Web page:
If you’re one of the 70 percent of smokers who want to quit, now would be a particularly good time to do so.
Although it’s not yet known if smoking increases the likelihood of contracting COVID-19, previous research has shown that inhaled tobacco smoke raises the rate of the transmission of other viruses. The smoke appears to make it easier for viruses to enter the respiratory tract and replicate.
But there’s an even more concerning connection between smoking and COVID-19: Smokers who become infected with the coronavirus are at much greater risk of having a worse outcome, perhaps because of smoking’s compromising effect on the body’s immune system.
In a study from China published recently in the New England Journal of Medicine, smokers were found to be 2.4 times more likely to have severe symptoms from COVID-19 than non-smokers.
On Tuesday, the Centers for Disease Control and Prevention (CDC) reported online that American smokers who contract COVID-19 are at increased risk for hospitalization for the illness, including the need to receive intensive care.
Those studies focused on cigarette smoking, but health officials think vaping may also put people at greater risk of COVID-19 complications.
“Vaping, like smoking, may also harm lung health,” writes Dr. Nora Volkow, director of the National Institute on Drug Abuse, on her official blog. “Emerging evidence suggests that exposure to aerosols from e-cigarettes harms the cells of the lung and diminishes the ability to respond to infection,” she adds.
Help with quitting
Quitting smoking — or vaping — is challenging at any time, but it may seem especially daunting now, during the unsettled, anxiety-ridden days of the current pandemic.
With that hurdle in mind, the Minnesota Department of Health (MDH) launched a group of free programs this week to help state residents quit nicotine.
And you don’t have to leave your home to get that help.
The programs — collectively called Quit Partner — are available online, by phone and by snail mail. They provide a variety of stop-smoking services, including personalized coaching, educational materials, email and text support, as well as access to “stop-smoking medications” (nicotine patches, gum or lozenges) delivered by mail.
“Our goal is to provide free quitting help to Minnesota residents when they want it and in the way that best meet their quitting needs,” says Minnesota Commissioner of Health Jan Malcolm, in a released statement. “Most people who smoke want to quit, and we’re here to help.”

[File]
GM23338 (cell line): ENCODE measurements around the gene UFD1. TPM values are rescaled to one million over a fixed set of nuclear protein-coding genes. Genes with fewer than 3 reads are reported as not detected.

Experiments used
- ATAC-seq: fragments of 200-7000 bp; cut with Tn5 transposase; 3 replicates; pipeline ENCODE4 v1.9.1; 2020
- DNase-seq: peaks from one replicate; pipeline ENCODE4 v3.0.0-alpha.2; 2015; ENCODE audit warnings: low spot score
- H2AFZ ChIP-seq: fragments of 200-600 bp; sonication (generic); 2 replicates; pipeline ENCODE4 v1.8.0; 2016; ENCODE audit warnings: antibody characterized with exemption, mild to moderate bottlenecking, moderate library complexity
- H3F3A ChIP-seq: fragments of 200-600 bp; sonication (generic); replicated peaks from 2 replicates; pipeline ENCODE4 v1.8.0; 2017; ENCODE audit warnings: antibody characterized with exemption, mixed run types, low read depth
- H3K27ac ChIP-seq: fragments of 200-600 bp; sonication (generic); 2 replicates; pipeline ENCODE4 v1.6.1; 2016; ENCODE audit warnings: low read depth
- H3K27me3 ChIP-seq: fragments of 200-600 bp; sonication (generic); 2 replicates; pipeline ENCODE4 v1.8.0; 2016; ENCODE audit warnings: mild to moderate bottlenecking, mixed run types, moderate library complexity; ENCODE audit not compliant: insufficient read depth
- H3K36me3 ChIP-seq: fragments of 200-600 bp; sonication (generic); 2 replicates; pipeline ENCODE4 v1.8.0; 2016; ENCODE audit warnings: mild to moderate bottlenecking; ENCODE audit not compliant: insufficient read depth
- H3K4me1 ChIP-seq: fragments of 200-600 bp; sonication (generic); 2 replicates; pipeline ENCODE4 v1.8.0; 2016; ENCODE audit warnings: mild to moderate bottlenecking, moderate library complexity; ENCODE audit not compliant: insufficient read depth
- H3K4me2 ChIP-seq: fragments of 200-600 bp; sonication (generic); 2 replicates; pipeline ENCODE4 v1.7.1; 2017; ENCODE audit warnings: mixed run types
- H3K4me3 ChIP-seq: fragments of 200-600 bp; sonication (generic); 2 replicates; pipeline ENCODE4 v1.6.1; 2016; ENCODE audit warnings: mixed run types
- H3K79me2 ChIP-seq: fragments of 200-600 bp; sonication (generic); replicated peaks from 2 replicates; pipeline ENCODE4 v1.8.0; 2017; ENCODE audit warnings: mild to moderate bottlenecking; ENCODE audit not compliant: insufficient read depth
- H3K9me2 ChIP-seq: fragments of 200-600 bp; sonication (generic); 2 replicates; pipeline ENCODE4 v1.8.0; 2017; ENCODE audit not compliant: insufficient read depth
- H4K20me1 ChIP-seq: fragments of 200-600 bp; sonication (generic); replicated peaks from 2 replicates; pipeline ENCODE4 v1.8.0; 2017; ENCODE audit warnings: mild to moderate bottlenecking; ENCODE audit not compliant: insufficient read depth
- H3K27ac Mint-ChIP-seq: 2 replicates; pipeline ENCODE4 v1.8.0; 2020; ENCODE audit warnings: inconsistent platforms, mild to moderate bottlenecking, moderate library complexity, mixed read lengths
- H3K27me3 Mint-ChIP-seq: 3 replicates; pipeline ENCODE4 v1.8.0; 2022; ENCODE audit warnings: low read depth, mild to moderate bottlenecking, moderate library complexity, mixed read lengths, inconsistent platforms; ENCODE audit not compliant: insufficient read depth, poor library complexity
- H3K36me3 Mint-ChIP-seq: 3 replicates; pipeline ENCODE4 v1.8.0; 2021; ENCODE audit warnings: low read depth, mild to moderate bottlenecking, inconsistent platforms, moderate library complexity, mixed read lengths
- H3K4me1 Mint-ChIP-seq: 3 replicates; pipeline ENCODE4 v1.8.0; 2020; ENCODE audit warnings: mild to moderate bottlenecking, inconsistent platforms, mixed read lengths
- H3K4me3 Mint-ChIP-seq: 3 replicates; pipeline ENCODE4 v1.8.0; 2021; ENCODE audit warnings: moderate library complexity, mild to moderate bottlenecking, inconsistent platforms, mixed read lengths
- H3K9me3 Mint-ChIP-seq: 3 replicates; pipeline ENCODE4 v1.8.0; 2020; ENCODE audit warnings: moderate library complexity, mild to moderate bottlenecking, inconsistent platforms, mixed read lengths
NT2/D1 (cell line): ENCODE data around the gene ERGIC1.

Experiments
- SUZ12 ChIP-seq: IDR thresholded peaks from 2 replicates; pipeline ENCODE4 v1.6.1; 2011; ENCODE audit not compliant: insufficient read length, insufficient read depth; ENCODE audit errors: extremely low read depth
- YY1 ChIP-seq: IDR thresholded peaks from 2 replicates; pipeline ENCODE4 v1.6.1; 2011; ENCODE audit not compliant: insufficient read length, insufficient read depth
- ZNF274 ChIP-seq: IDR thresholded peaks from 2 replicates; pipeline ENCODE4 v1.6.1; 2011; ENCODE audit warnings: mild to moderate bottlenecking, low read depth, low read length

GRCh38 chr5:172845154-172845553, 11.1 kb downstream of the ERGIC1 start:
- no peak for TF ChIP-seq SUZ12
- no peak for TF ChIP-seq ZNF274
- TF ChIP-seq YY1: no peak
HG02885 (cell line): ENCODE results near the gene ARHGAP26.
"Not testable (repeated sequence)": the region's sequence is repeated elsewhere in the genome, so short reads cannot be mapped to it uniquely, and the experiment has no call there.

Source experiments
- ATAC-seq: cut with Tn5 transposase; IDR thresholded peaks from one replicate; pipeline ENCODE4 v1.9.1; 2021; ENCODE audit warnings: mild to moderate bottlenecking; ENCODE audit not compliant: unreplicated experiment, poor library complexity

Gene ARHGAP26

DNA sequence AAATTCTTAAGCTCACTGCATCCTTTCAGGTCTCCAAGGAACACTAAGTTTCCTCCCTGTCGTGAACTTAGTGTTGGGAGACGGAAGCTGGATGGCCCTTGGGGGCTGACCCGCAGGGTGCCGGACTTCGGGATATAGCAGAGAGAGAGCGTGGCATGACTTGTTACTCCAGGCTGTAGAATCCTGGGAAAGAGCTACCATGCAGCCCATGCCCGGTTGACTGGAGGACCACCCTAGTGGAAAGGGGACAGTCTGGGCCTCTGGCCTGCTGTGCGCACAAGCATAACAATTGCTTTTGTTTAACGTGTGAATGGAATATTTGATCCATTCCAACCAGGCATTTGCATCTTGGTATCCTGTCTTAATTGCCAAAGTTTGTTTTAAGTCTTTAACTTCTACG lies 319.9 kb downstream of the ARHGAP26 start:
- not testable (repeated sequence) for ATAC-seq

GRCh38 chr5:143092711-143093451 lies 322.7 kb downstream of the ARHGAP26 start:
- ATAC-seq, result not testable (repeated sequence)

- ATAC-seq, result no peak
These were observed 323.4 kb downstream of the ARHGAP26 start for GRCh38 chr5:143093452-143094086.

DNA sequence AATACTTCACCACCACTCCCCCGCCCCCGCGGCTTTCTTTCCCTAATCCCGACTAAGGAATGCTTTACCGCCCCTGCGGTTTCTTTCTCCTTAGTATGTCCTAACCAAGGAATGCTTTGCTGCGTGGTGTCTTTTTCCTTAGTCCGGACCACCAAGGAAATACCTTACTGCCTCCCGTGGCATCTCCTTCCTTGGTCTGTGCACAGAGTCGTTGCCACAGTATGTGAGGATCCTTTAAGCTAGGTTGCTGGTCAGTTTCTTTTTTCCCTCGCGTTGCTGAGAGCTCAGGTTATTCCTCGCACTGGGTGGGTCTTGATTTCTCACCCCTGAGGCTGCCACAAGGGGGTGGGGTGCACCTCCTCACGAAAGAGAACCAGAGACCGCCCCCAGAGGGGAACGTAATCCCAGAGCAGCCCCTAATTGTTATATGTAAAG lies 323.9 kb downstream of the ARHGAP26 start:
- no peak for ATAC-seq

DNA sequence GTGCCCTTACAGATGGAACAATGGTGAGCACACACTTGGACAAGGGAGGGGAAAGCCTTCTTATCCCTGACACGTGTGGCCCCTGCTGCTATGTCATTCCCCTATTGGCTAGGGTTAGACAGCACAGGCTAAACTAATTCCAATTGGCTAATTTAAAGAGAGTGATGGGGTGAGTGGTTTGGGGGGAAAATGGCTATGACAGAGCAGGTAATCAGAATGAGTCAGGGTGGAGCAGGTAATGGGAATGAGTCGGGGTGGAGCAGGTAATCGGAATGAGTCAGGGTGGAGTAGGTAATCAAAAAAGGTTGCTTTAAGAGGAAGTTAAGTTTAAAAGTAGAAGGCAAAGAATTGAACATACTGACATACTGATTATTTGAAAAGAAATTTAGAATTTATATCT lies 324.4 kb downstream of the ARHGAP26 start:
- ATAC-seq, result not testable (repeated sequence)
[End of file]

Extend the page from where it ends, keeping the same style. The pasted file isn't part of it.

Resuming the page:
Quit Partner has designed its programs to meet the specific needs of different groups of Minnesotans. It has separate programs for people with mental illness or substance use disorders, for example, as well as for American Indian communities, pregnant women and new mothers, and teenagers.
“The new youth program is especially important, as commercial tobacco use among our high school students has increased for the first time in nearly 20 years,” says Malcolm.
Also on Wednesday, Cochrane, a nonprofit global organization of independent scientific investigators, released a special collection of its reviews on the most effective, evidence-based ways to quit smoking.
All reviews in this collection can now be read — for free — on Cochrane’s website. It’s hoped that smokers attempting give up their nicotine addiction will find them useful.
“There is a wealth of evidence on the best ways to stop smoking,” explains Cochrane investigator Jamie Hartmann-Boyce, a lecturer and researcher at Oxford University, in a released statement. “The evidence suggests people who smoke should use a combination of stop smoking medicines and behavioural support to give them the best chances of success.”
“Options may be limited at this time, but there are ways to boost chances of quitting smoking that don’t involve face-to-face contact or prescriptions,” she adds.
Giving people choices for overcoming their nicotine addiction is essential, for it increases the odds that they’ll be successful at quitting. That’s important — and not just for the health of the former smoker.
As the Cochrane researchers point out in the introduction to the special collection, helping smokers quit protects others, too, by reducing exposure to secondhand smoke.
“The World Health Organization urges people to stop smoking tobacco to minimize the risks associated with the current coronavirus pandemic in both people who smoke and those exposed to second-hand smoke,” they write.